For weeks after I would see the towers collapsing in my mind like a film and suddenly I would remeber that it wasn't a film, but real - every time that happened I felt I had been hit hard in the stomach and heart. It still doesn't seem real - I keep thinking I'm going to wake up and the towers will be there (and I'm sure I'm not the only one who feels that way). But there is one thisg to remember - one very important thing - and that is that over 30,000 people survived Sept. 11th in New York City - and countless thousands in Washington, DC (I forget how may thousands work at the pentagon - but it's a lot).
Have I become more patriotic? No. I was always very patriotic, always proud to be an American - when people ask me what nationality I am - I alway say American. I've always worn the flag with pride and always cried at the rising of the flag - and the singing of God Bless America and other patriotic songs. The only difference is now I cry more - and more openly.
Then, of course there's New York City - the city of my heart. I literally swell with pride every time I see how wonderfully people have come together to help (financially and emptionally) the city the rest of the country loves to hate. And what a wonderful example of courage under fire the people of New York City are. "New York's Finest" and "New York's Bravest" are no longer slogans they are the truth (they always have been - but now the rest of the world knows that also) - those Bravest and Finest have shown us what real heros are. And Mayor Guiliani has showed us what a mayor - and leader - is, and should be. As I write this Time magazine has named him "Man of the Year" - which is just recognizing what has been true since Sept. 11th.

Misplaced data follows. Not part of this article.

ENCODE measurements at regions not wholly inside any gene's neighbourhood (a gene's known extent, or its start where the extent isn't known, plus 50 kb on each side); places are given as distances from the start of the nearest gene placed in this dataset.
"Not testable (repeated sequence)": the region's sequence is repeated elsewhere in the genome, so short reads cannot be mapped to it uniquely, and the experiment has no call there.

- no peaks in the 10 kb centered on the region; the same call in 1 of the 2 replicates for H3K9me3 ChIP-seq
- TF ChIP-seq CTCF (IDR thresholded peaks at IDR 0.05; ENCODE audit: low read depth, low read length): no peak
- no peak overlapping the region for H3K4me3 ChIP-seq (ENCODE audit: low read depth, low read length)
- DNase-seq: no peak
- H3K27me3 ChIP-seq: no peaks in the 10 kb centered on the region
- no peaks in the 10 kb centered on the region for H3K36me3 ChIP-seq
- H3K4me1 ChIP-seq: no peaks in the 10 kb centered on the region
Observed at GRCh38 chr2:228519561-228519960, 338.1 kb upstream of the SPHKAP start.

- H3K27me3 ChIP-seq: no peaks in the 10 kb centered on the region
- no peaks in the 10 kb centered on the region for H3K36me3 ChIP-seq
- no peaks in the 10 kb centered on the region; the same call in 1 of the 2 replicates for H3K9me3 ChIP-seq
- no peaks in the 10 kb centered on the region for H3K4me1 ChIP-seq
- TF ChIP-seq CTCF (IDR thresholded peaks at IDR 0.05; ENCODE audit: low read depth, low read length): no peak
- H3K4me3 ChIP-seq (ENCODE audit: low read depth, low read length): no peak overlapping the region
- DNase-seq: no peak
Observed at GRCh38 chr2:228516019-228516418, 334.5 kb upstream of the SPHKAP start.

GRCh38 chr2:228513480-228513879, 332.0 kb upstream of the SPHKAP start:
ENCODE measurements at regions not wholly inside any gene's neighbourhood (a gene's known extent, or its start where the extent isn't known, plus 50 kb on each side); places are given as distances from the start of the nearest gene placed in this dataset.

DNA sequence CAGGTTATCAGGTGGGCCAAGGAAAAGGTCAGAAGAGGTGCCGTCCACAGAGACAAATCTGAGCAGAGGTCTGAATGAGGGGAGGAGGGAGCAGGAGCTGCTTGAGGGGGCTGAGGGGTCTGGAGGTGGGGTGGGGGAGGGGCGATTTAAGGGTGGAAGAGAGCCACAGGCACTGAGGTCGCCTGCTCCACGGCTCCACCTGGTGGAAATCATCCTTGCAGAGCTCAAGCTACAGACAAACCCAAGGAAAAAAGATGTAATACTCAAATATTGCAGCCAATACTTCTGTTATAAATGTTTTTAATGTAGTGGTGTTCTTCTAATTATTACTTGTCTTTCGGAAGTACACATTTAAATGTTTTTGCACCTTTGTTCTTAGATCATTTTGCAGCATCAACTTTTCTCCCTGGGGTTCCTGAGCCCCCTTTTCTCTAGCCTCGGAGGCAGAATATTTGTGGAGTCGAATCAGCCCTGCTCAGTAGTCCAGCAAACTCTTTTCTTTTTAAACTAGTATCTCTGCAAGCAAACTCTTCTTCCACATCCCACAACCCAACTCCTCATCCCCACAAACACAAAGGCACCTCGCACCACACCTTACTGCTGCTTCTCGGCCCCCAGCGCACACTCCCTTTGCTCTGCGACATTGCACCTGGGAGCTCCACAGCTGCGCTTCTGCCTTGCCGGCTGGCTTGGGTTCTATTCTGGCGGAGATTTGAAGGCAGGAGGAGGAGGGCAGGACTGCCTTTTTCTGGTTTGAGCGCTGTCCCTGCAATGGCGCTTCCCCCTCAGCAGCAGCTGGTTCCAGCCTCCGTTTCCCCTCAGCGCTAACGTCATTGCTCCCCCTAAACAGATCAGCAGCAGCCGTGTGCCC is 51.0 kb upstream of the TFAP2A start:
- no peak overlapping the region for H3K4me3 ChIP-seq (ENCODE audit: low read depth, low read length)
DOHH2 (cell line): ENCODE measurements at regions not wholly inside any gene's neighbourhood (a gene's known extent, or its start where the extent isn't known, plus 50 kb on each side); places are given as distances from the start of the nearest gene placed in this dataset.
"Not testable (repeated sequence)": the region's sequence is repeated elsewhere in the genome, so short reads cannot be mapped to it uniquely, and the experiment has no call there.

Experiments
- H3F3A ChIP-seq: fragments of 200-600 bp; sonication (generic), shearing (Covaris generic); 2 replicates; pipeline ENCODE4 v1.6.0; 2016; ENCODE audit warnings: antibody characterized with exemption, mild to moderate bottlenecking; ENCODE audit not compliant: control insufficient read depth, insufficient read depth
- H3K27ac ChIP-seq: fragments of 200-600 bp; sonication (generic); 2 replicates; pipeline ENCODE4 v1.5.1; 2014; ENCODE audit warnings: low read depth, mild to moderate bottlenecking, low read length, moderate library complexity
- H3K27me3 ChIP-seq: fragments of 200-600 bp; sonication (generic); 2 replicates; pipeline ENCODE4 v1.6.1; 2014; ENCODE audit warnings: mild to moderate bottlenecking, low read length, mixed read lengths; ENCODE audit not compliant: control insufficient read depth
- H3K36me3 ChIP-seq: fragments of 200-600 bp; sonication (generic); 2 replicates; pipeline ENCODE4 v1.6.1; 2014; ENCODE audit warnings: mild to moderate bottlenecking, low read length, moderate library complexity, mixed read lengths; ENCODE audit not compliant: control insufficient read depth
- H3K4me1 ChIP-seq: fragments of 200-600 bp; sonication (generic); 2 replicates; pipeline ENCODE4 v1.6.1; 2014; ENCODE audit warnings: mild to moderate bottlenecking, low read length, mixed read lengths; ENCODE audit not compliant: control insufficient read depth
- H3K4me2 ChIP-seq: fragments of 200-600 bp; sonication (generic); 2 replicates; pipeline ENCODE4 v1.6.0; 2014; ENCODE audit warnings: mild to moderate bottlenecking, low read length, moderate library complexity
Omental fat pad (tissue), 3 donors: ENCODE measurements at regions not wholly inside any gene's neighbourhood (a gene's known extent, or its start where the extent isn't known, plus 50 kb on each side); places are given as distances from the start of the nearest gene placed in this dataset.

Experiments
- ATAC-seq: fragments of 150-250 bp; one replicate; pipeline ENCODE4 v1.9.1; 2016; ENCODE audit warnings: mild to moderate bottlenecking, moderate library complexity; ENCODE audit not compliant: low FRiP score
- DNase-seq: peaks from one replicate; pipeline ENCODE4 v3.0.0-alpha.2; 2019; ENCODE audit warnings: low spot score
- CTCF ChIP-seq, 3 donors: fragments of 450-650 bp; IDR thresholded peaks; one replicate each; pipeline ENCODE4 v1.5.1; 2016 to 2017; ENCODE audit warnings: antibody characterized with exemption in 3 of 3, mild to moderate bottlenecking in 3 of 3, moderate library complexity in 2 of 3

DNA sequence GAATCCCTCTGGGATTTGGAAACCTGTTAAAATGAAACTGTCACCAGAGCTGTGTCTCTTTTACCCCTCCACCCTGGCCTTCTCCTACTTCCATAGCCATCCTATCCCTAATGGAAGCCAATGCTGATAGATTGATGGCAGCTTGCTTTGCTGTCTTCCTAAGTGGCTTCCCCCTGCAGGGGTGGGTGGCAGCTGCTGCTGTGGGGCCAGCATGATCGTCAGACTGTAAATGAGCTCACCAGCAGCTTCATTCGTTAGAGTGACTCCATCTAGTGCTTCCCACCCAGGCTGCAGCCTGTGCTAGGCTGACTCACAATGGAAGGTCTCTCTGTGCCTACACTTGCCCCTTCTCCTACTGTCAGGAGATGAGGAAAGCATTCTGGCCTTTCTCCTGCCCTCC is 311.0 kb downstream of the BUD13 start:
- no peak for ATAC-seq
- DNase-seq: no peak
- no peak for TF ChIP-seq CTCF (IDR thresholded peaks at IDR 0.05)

The times I've been to the pentagon always made me feel proud - especailly the Hall of Flags. Unfortuately I never made it to the observation deck of the Towers - the winds were too hich or a storm was coming in everytime I went there.
I'm proud of my country and of the people who have come together like never before - at least in my lifetime.
There's so much more to be said - but it could be summed up in 6 words -

Katie | 50 | Connecticut

#334 | Saturday, December 8th 2001
I will not make the ususal comments except to offer my condolences to the families who have lost their loved ones. My heart and soul go out to you.